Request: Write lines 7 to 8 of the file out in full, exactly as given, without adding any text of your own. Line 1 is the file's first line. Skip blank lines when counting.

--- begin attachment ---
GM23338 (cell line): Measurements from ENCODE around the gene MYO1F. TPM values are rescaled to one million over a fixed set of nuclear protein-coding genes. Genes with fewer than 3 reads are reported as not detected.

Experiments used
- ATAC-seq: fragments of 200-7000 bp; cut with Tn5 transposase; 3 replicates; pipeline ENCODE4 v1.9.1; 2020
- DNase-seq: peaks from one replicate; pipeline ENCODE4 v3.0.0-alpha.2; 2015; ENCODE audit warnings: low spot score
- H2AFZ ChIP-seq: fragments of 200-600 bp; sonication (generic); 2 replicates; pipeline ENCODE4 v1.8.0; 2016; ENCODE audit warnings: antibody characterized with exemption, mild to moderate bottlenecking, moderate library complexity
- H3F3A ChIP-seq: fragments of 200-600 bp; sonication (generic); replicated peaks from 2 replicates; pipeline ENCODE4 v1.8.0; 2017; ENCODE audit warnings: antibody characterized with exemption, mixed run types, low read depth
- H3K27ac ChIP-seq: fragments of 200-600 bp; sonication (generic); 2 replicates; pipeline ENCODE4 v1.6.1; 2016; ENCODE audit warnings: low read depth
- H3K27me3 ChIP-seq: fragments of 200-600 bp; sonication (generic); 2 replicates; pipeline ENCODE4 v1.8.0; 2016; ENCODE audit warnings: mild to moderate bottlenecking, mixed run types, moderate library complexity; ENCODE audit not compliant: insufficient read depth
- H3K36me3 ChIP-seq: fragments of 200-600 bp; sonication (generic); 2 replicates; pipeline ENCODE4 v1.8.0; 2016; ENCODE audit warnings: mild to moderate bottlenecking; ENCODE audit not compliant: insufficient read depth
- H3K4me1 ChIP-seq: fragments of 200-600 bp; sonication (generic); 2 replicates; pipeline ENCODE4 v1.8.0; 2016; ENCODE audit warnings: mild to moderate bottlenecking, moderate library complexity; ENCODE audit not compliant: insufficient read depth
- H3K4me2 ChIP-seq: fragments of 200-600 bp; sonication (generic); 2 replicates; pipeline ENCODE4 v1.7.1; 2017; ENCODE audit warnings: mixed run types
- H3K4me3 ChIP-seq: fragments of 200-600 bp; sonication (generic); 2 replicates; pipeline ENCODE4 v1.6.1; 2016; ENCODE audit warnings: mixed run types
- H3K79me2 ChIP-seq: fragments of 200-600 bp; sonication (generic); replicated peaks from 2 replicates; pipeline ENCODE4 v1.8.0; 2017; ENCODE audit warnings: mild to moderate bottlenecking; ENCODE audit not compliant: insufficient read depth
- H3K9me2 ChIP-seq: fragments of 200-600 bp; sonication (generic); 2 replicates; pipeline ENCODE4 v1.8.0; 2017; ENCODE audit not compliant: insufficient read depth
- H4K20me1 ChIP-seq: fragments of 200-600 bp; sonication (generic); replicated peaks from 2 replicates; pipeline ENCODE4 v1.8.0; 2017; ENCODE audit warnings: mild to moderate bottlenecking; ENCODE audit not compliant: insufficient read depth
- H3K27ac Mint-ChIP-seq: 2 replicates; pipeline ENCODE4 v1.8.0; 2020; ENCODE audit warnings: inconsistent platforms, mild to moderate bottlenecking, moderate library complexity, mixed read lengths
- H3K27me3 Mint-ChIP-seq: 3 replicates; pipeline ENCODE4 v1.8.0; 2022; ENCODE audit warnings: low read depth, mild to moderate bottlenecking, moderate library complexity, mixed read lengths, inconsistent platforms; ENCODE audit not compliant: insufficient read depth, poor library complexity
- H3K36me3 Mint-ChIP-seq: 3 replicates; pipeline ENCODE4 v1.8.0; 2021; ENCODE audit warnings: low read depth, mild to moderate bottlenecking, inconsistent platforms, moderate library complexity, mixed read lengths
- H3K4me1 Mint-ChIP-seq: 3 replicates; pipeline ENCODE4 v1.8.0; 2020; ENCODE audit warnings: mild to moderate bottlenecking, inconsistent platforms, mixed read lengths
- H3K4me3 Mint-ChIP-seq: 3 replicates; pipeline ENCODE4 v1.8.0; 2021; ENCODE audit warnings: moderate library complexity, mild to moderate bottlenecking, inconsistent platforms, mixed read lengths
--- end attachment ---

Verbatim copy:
- H3K27ac ChIP-seq: fragments of 200-600 bp; sonication (generic); 2 replicates; pipeline ENCODE4 v1.6.1; 2016; ENCODE audit warnings: low read depth
- H3K27me3 ChIP-seq: fragments of 200-600 bp; sonication (generic); 2 replicates; pipeline ENCODE4 v1.8.0; 2016; ENCODE audit warnings: mild to moderate bottlenecking, mixed run types, moderate library complexity; ENCODE audit not compliant: insufficient read depth